Erdoğan was also the target of the latest student protest, which took place Wednesday at Middle East Technical University in Ankara, where the prime minister was chairing a Science and Technology High Council meeting to determine the country's science policies.
Student demonstrators chanted slogans against Erdoğan and his ruling Justice and Development Party protesting the police presence at the university and saying they had not been allowed to enter the hall where the meeting was being held.
Lack of participatory rights was also at issue in a Dec. 4 protest in Istanbul, where student groups demonstrated outside a meeting between the prime minister and university rectors, demanding their right to be present at the talks. Ankara University students who later protested the excessive use of police force in that incident were pepper-sprayed by police.
Pepper spray was likewise used at the METU protest Wednesday, where police took into custody 21 students who refused to disperse. Speaking on behalf of the protesters, Uğur Yıldırım said they were demonstrating against the earlier police actions in Istanbul and Ankara. The protests at METU were ongoing when the Hürriyet Daily News & Economic Review went to press.
While some of the protesters at METU threw snowballs at the police, hurling raw eggs has been a more common tactic at recent demonstrations. One student, Nihal Çarıkçı, is being charged with insulting State Minister Bağış for throwing eggs at him during a conference in September at Ankara University, reportedly ruining the left shoulder of his jacket.
Ankara Prosecutor Fuat Hazer is seeking a prison term of between one year and two years and four months for Çarıkçı, daily Milliyet reported Wednesday. Her egg throwing was deemed an attack on a public official's honor, pride and prestige, allowing it to be prosecuted as a crime. The first trial in the indictment against Çarıkçı will be held at the sixth criminal court in Ankara on Feb. 10.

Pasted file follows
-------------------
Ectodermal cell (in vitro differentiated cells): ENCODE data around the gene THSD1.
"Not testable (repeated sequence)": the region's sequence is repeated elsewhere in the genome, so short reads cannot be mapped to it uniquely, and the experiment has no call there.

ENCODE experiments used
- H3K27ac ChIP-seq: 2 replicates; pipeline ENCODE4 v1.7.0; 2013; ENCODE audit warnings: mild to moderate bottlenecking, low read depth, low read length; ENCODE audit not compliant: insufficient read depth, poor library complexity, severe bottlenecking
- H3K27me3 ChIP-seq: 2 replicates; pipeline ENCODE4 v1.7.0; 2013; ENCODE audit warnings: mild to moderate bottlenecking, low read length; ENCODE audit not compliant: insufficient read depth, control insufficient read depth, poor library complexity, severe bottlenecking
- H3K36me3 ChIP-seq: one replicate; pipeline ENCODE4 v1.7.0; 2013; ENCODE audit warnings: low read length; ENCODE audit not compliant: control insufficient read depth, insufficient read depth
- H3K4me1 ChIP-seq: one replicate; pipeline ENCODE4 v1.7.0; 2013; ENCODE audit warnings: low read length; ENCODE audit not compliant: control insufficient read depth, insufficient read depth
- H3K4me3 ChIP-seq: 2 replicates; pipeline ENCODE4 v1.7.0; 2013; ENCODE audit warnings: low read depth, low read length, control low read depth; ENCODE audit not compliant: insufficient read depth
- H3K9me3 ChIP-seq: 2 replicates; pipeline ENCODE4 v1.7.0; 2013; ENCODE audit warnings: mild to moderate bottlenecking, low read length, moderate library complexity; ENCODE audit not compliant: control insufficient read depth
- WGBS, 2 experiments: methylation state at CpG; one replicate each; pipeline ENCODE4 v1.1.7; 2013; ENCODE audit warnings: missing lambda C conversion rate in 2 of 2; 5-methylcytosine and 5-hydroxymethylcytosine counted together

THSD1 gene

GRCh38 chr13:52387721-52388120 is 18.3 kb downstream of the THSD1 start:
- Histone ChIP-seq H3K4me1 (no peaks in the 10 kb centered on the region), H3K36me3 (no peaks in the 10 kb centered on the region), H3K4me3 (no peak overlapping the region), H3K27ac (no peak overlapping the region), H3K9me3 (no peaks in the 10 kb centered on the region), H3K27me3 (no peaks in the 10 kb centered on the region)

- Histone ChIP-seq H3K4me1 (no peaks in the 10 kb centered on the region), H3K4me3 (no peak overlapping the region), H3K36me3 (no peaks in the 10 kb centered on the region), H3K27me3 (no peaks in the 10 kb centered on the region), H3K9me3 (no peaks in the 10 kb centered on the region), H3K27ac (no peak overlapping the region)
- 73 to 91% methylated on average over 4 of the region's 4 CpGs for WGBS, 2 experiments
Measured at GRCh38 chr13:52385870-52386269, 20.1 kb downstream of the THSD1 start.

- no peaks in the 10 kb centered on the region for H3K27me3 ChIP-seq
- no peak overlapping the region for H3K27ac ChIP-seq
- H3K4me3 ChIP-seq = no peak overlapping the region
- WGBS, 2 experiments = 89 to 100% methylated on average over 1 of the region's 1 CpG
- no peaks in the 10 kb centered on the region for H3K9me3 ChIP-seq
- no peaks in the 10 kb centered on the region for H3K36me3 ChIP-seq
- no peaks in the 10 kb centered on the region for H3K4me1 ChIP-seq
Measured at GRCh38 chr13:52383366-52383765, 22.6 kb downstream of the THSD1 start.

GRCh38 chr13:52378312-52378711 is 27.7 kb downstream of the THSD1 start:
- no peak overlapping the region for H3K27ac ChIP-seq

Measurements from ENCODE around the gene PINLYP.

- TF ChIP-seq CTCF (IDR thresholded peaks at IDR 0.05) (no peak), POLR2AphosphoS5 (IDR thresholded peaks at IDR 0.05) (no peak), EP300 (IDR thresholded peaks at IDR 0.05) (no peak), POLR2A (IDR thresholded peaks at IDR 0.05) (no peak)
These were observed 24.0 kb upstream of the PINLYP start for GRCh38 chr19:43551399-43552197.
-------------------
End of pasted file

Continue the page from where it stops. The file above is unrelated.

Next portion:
Two Roma students who held up posters saying "We want free education" during Erdoğan's meeting with the Roma community in March were ordered Tuesday to remain under arrest, daily Milliyet reported. The students are accused of "being a member of a terrorist group" and "making terror propaganda," crimes that carry a penalty of six to 15 years in jail.
The arrested suspects, Ferhat Tüzel, a mechanical-engineering student at Trakya University, and Berna Yılmaz, an anthropology student at Ankara University, participated in the trial held at the 10th High Criminal Court along with fellow suspect Utku Ayar, who is being tried without arrest.
During the trial, the suspects' lawyers said their clients did not belong to any outlawed organizations and that asking for free education is not a crime.
Supporters of the suspects protested the order that Tüzel and Yılmaz remain under arrest until the trial resumes May 24, 2011, chanting: "They only opened posters. May God give those vampires punishment."
FIRST LOCAL WAR PLANE
National Defense Minister Vecdi Gönül said Turkey has given instructions to engineers to manufacture the first local [Turkish-made] war plane. Gönül said Turkey had not found sufficient the bids in the helicopter tender.
TURKISH AMBASSADOR MADE MEDIATOR CHIEF AT U.N.
United Nations Secretary-General Ban Ki-moon appointed Levent Bilman, Turkey's ambassador to India, as the head of the policy and mediation division of the U.N. Department of Political Affairs. Bilman will begin his new mission in the coming year.
LANDMARK COUP TRIAL OPENS IN TURKEY